The Pac-12 Conference announced Tuesday night that it would not expand at this time, apparently ending one of the two stated options of OU and OSU.
OU President David Boren said Monday the Sooners were deciding between staying in the Big 12 and applying for the Pac-12. He indicated OU and OSU would be welcomed into the Pac-12.
But Tuesday, a high-ranking source from a Big 12 school told The Oklahoman the Sooners would consider remaining in a “reformed” version of the conference, which would include restrictions on Texas' Longhorn Network and removal of Big 12 Commissioner Dan Beebe.
It was not immediately clear Tuesday night if OU's demands were met or if the Sooners overplayed their Pac-12 opportunity.
“We were not surprised by the Pac-12's decision to not expand at this time,” Boren said in a statement, though that seemingly contradicts Boren's statements Monday.
“Even though we had decided not to apply for membership this year, we have developed a positive relationship with the leadership of the conference and we have kept them informed of the progress we've been making to gain agreement from the Big 12 for changes which will make the conference more stable in the future.
“Conference stability has been our first goal and we look forward to achieving that goal through continued membership in the Big 12 Conference.”
Just after 10 p.m. Oklahoma time, the Pac-12 released a statement that in part read “In light of the widespread speculation about potential scenarios for Conference realignment, the Pac-12 presidents and chancellors have affirmed their decision to remain a 12-team conference.”
Pac-12 Commissioner Larry Scott, who according to West Coast sources had given OU and OSU encouragement that they would be welcomed into his league, said, “after careful review, we have determined that it is in the best interests of our member institutions, student-athletes and fans to remain a 12-team conference. While we have great respect for all of the institutions that have contacted us, and certain expansion proposals were financially attractive, we have a strong conference structure and culture of equality that we are committed to preserve.”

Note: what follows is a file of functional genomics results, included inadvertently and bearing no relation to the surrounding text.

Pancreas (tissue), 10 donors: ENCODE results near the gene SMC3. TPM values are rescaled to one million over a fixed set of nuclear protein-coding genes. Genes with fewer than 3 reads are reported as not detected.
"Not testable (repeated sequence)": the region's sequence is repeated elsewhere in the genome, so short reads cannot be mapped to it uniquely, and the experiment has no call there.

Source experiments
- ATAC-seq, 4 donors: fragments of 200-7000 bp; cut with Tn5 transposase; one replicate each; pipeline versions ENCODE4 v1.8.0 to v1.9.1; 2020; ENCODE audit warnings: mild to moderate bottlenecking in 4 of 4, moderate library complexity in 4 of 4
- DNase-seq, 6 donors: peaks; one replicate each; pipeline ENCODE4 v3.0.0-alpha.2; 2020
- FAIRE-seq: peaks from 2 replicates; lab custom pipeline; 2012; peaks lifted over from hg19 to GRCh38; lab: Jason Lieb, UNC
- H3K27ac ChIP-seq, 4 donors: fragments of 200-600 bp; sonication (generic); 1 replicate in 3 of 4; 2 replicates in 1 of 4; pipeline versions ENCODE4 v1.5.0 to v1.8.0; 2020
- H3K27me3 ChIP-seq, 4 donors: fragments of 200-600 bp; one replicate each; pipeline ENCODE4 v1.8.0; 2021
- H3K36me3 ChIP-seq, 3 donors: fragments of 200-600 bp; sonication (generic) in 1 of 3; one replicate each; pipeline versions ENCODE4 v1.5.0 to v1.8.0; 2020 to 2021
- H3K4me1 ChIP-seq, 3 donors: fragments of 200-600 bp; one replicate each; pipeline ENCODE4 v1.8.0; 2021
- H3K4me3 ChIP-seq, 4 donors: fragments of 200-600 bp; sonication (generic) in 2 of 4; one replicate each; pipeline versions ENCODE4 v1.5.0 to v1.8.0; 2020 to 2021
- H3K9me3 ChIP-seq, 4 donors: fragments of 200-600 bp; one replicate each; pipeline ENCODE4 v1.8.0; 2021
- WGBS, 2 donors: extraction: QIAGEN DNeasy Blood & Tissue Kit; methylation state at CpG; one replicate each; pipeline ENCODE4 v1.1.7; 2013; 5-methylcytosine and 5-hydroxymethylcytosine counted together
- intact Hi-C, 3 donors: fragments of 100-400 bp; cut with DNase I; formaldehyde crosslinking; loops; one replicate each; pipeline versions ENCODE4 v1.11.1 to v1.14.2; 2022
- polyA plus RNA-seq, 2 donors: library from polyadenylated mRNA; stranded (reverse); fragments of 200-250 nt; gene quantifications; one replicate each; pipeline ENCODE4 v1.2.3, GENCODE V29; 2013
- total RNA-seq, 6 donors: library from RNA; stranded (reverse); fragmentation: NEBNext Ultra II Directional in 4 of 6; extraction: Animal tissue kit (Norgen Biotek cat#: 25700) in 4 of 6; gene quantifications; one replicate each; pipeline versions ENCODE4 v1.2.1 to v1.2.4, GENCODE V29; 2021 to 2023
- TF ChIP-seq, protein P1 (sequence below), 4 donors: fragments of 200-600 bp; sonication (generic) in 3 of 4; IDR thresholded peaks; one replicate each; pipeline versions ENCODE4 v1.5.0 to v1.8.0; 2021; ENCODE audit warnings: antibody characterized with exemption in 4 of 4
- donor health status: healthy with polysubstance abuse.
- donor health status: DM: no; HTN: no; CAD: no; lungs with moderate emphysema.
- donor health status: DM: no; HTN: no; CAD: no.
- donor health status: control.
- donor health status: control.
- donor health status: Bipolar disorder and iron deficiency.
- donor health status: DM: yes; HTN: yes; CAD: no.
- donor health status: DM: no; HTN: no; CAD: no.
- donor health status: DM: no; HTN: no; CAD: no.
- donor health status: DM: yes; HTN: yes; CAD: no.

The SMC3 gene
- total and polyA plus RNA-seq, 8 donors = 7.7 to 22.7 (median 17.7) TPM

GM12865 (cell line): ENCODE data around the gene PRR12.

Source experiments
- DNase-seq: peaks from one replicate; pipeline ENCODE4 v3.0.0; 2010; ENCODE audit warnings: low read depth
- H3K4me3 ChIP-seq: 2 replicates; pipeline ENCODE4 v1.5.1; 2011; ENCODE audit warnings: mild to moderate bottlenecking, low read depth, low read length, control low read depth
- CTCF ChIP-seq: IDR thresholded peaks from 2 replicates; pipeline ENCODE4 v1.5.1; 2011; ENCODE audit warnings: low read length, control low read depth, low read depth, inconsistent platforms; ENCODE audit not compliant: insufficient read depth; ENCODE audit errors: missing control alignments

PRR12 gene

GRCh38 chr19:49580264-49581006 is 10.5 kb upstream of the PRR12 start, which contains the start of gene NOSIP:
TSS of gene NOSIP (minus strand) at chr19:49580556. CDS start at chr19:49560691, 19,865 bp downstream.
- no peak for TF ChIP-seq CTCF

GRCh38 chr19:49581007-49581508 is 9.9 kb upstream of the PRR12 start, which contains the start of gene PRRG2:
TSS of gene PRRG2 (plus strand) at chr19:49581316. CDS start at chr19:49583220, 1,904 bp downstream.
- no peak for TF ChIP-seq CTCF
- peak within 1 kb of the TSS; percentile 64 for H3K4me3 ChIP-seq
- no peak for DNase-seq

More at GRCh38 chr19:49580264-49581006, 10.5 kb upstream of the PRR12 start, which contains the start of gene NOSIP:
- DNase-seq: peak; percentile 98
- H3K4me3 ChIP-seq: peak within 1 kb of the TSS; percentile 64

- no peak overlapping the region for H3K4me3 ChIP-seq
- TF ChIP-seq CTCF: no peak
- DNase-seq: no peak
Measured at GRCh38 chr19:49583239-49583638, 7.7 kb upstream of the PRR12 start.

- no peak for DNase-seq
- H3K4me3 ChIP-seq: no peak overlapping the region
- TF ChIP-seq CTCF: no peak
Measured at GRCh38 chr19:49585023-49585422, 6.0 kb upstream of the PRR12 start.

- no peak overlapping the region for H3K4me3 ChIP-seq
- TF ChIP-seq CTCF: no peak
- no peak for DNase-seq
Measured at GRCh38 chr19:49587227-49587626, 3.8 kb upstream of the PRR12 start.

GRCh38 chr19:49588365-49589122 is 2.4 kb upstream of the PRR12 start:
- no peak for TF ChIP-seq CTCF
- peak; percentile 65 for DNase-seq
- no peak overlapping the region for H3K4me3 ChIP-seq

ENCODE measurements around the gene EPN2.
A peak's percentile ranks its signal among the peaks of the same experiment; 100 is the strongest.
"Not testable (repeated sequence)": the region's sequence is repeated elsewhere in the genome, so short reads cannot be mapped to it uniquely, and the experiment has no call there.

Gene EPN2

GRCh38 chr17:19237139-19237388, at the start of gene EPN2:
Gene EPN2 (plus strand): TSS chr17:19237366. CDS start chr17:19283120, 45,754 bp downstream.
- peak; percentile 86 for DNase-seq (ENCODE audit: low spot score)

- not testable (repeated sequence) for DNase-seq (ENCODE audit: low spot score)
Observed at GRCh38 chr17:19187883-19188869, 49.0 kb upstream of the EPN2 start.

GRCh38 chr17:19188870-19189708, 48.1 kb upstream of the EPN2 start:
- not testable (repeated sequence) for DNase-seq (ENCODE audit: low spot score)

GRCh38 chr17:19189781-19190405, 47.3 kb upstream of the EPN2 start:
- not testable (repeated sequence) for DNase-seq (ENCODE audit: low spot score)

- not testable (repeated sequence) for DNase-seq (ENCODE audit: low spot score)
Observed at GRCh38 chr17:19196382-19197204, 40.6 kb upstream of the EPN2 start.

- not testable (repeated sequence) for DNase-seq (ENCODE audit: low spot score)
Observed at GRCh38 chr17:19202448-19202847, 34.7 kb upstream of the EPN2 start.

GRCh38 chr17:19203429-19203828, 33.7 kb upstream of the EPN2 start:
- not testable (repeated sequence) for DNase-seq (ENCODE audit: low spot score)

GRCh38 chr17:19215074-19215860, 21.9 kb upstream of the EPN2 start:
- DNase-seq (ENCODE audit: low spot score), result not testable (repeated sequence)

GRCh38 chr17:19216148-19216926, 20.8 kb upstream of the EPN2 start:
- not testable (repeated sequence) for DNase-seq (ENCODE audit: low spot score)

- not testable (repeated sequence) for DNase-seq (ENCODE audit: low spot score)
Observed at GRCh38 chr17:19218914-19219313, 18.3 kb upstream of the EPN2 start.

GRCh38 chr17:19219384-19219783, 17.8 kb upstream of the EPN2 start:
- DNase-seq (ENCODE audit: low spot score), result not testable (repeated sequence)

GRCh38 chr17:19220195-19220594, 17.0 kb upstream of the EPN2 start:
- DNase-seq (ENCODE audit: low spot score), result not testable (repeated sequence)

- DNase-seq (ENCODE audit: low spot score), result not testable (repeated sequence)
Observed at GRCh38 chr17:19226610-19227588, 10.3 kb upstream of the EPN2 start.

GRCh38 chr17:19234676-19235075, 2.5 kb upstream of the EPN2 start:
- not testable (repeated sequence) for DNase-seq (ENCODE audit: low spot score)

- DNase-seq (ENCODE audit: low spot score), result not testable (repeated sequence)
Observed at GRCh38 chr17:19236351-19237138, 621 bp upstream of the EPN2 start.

The reference to “culture of equality” appears to be a shot at Texas, which was loath to compromise on its Longhorn Network and fold it into the Pac-12 Network model.
The culture of equality was a theme earlier Tuesday, when the source said it would take “major, major reforms” for OU to consider remaining in the Big 12.
But if the Pac-12 closed the door on the Sooners — and some sources indicated Scott failed to muster support from his presidents to get the Oklahoma schools admitted — then OU would have lost its bargaining power.
Earlier in the day, the high-ranking source from a Big 12 school said “we'd have to have an interim commissioner” to keep OU in the league.
The source said the league presidents do not believe Beebe responded with adequate leadership to Nebraska's and Texas A&M's frustration, even though Beebe was rewarded last November with a contract extension through 2015. Nebraska and Colorado left the Big 12 in May, and A&M announced in August it was leaving for the Southeastern Conference.
The other reform the Sooners sought was concessions from Texas and ESPN on The Longhorn Network. The UT/ESPN partnership angered Big 12 members on two counts: 1) ESPN reached an agreement with Fox Sports to move a conference game to the Longhorn Network; and 2) The Longhorn Network announced it would show high school highlights even after the conference voted to keep televised high school games off school-branded networks.
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